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Above: Middle Eastern restaurant

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Above: Portuguese restaurant

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Above: Pizzeria

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Above: Cuban restaurant

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Above: Greek restaurant

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Above: Uruguayan restaurant

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Above: Spanish restaurant

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Above: Sushi restaurant

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Above: Cuban nightclub

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Above: Cuban restaurant

Related Categories: Miami: Local News,

Carlos Miller is a featured writer at Miami Beach 411. He also operates Photography is Not a Crime, a blog about photographer rights, New Media and First Amendment issues.

See more articles by Carlos Miller.

See more articles by Carlos Miller

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3 Comments on

"Coral Way Corridor Offers Central Location, Authenticity"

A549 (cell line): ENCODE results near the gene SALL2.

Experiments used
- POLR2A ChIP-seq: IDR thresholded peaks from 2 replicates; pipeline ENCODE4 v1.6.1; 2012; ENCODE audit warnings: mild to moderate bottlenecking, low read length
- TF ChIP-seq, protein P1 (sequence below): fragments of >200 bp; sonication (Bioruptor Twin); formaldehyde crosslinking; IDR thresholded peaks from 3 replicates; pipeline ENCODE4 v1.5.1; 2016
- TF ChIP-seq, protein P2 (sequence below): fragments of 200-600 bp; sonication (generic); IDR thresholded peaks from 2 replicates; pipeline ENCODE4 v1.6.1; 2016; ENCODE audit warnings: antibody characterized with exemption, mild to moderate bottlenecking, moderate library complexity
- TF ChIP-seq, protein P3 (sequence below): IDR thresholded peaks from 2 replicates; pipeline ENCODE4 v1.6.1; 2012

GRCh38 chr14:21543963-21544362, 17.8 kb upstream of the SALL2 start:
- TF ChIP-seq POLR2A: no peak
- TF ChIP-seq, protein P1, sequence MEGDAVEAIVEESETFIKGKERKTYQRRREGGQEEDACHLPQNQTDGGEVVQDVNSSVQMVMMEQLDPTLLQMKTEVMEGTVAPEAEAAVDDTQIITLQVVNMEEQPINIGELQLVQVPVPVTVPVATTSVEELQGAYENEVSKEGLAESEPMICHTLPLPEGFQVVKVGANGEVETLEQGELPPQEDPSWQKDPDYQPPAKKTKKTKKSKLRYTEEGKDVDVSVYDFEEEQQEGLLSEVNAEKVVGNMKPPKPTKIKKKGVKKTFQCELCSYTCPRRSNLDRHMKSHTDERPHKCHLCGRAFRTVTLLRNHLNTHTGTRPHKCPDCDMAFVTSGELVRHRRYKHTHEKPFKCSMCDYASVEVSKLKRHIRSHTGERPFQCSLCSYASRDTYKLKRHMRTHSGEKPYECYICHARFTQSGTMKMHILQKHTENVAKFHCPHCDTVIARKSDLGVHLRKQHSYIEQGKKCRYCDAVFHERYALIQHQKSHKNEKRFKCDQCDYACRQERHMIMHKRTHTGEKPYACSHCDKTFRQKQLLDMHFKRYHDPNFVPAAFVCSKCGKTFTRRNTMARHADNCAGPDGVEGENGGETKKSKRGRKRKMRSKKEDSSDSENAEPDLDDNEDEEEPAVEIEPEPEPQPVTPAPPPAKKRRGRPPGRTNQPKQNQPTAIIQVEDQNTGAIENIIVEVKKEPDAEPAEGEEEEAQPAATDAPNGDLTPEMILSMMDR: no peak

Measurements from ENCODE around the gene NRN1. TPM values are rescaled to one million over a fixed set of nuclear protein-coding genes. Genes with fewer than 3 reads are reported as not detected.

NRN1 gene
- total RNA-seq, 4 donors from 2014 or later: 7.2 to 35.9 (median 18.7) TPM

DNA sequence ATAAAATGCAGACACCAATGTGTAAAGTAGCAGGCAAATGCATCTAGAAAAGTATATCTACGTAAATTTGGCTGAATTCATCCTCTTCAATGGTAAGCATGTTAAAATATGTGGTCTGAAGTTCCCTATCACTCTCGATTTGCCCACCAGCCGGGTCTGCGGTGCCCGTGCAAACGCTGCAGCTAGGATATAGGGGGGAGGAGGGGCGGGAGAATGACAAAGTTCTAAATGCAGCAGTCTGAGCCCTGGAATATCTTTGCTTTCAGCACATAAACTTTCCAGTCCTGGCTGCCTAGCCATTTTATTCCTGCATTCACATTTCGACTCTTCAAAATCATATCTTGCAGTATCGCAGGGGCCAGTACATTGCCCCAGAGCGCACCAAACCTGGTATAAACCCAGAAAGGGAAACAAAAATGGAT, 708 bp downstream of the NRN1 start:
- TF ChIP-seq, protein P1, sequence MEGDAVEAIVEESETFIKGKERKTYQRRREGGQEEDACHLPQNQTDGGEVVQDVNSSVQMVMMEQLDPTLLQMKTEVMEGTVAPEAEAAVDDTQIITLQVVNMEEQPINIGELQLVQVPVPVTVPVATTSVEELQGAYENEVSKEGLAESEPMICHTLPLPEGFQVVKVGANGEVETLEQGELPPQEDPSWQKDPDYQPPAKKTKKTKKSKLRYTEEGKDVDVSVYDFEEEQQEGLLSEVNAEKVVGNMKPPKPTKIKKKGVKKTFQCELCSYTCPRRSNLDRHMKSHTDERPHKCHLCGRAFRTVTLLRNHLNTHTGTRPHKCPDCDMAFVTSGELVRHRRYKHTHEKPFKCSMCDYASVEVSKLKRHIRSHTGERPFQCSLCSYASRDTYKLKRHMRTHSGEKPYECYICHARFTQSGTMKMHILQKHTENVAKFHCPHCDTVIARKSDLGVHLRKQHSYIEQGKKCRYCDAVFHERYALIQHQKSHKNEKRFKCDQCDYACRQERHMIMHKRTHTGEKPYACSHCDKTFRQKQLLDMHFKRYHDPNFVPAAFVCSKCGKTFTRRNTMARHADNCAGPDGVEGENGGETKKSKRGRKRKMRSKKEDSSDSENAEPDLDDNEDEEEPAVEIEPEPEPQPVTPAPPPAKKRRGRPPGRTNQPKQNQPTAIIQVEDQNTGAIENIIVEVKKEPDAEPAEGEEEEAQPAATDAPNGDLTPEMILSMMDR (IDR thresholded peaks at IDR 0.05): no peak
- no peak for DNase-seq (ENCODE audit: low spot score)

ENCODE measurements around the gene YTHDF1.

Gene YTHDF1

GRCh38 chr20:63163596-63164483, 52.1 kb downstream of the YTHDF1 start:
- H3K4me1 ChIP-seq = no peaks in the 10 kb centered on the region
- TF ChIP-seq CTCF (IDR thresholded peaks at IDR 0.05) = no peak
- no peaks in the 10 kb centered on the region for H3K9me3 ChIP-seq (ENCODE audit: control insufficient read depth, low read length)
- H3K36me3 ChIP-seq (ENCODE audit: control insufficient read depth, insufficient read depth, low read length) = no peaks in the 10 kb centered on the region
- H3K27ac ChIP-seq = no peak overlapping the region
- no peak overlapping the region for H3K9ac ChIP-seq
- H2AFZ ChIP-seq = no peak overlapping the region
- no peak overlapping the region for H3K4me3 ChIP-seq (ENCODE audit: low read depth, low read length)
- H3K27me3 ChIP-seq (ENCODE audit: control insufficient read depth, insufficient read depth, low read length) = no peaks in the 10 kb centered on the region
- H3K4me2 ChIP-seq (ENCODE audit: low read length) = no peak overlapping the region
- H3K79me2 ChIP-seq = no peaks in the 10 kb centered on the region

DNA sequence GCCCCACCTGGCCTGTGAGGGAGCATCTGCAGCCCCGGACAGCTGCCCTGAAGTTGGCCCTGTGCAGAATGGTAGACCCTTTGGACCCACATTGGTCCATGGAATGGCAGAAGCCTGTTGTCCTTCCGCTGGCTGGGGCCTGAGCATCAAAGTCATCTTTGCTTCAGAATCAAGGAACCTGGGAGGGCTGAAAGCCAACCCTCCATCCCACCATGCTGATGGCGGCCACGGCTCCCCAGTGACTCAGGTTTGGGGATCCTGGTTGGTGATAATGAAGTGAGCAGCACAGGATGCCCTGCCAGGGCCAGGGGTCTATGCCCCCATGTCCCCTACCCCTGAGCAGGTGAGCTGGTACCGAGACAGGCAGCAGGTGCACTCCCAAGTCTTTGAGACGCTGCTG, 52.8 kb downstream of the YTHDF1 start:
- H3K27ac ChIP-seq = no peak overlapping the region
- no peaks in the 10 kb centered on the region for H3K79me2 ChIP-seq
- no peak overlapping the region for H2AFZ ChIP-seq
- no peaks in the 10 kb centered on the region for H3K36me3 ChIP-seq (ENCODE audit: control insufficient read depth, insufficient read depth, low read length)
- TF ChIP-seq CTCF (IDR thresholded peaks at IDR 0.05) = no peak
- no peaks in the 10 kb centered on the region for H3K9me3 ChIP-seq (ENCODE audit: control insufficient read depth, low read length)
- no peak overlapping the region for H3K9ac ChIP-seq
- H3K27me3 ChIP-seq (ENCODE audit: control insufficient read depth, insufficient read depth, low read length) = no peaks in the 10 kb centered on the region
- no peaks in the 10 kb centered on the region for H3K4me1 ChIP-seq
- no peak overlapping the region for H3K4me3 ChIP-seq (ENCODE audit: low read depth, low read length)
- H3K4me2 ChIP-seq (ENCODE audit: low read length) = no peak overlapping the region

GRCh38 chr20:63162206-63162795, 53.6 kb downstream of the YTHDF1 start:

GCB says:

Shhhhhhh. Not so loud. We don’t want to have a run on the neighborhood. I live in Coral Gate, just off of Coral Way, and appreciate the central location. You can be in the Gables, Grove or Beach in minutes and as you pointed out there are great restaurants and stores in the neighborhood, along with several Publix and Winn Dixie markets.

Posted on 06/30/2010 at 9:06 AM

Doug says:

It looks really nice, Carlos.  When I was first looking to move from South Beach, I thought of this area, but never saw much advertised on craiglist or the Miami NewTimes.  What little I did see wasn’t so different price-wise from similar places on South Beach.  But maybe some places like the one you described in your story just don’t advertise in those places. 

We should make a video series of Miami’s different neighborhoods, so when people ask about a certain area, we can show them!

Posted on 06/30/2010 at 12:41 PM

Miami Culinary Tours says:

Great post! And just by the many options and little gem restaurants you pointed out this neighborhood is so worth it!

Posted on 07/01/2010 at 7:18 AM